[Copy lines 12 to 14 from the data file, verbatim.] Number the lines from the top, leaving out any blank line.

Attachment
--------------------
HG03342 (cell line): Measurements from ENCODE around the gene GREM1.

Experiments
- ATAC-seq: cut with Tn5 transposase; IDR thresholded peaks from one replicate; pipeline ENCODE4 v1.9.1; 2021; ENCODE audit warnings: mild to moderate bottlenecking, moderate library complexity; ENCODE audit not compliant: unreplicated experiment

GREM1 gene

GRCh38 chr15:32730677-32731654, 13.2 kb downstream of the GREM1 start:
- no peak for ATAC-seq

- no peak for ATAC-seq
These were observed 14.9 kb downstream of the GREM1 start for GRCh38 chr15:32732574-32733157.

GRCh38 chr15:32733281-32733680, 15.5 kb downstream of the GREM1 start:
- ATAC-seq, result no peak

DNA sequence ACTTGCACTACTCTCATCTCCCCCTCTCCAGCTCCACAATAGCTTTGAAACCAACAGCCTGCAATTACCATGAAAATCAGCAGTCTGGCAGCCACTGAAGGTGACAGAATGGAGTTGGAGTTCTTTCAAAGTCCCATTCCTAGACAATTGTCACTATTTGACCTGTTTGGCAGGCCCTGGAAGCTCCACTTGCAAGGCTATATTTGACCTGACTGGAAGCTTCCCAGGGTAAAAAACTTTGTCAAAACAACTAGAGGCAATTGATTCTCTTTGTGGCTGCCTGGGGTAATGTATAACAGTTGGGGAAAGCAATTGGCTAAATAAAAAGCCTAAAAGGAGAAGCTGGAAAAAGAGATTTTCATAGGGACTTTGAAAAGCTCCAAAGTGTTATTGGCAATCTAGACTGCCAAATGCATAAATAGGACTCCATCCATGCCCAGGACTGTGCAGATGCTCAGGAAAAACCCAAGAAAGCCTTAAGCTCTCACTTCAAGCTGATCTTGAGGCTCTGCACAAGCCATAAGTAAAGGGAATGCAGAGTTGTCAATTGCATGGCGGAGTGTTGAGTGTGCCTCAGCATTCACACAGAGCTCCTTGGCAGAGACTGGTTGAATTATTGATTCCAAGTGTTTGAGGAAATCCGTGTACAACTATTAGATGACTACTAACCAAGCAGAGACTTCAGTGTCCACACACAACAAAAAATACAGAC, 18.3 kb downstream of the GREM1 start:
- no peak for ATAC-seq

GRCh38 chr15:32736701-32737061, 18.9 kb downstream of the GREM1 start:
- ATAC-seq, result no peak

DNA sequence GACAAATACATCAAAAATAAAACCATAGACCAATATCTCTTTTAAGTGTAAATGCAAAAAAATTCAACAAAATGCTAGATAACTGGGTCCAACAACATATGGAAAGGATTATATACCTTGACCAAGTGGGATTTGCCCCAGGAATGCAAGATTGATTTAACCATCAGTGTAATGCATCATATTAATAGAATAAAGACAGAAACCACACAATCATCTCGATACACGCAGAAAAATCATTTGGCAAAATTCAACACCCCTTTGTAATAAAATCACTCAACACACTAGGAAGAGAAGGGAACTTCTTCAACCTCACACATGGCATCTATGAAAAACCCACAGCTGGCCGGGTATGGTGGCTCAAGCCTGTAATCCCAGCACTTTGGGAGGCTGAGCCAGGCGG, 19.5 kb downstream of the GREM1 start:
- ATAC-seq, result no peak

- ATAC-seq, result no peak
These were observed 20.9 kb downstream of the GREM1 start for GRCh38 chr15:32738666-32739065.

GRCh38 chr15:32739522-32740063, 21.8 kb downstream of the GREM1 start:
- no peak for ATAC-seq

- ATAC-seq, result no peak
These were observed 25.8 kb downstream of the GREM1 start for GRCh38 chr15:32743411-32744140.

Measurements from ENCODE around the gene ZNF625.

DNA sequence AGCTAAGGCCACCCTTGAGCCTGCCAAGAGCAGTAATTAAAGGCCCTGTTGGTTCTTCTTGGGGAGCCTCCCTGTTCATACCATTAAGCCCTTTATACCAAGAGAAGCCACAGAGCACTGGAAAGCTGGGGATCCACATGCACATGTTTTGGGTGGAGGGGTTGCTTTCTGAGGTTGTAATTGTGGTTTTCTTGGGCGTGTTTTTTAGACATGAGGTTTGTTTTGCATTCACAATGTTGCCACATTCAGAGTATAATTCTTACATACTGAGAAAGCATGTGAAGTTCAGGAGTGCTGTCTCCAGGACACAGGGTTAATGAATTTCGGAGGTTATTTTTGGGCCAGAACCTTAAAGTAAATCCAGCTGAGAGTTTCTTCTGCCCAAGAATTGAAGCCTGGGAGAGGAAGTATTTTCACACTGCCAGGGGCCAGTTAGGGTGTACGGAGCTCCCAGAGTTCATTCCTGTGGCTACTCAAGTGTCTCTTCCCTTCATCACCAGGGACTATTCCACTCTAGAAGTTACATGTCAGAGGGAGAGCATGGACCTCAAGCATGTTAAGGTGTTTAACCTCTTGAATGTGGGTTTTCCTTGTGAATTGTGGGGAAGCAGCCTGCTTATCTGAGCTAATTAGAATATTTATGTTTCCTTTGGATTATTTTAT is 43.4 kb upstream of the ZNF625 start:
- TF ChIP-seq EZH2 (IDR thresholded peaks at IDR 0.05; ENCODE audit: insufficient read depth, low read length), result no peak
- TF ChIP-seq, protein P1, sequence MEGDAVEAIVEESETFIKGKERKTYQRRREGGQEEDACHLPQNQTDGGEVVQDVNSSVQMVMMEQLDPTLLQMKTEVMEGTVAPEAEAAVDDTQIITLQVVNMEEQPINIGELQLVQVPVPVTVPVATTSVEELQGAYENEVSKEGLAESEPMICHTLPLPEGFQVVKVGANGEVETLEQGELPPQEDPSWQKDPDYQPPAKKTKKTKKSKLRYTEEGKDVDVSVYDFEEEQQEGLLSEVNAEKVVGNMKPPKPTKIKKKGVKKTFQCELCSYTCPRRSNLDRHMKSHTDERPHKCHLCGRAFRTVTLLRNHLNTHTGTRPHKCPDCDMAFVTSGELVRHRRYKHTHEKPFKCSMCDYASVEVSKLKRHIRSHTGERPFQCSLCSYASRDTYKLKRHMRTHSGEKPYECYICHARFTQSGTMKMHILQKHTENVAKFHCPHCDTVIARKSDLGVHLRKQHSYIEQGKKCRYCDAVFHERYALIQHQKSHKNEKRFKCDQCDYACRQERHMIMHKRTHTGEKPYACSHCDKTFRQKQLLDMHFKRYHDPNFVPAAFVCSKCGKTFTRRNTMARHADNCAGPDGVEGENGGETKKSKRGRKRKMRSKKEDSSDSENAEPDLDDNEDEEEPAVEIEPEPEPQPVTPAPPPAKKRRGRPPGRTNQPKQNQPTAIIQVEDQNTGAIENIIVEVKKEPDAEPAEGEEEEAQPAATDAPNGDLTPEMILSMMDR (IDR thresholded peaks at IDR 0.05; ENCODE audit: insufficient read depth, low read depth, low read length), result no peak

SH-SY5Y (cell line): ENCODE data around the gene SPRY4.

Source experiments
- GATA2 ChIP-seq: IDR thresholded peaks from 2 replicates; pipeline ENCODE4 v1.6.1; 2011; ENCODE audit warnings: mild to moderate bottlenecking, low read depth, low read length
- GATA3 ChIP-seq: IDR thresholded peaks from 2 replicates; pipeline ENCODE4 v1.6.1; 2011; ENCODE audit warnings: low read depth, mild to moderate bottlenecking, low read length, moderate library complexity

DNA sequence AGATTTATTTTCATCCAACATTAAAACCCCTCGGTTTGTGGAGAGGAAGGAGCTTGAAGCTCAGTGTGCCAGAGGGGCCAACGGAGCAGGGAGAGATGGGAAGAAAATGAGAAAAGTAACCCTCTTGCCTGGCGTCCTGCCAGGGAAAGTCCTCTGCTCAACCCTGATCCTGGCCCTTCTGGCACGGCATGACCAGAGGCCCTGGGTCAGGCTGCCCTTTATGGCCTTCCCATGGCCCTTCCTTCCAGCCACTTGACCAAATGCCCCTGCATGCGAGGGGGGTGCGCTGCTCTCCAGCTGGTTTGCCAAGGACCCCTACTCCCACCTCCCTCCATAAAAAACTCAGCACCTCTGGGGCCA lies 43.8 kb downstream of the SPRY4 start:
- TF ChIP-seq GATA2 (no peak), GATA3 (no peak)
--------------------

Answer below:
- no peak for ATAC-seq

GRCh38 chr15:32736701-32737061, 18.9 kb downstream of the GREM1 start:
- ATAC-seq, result no peak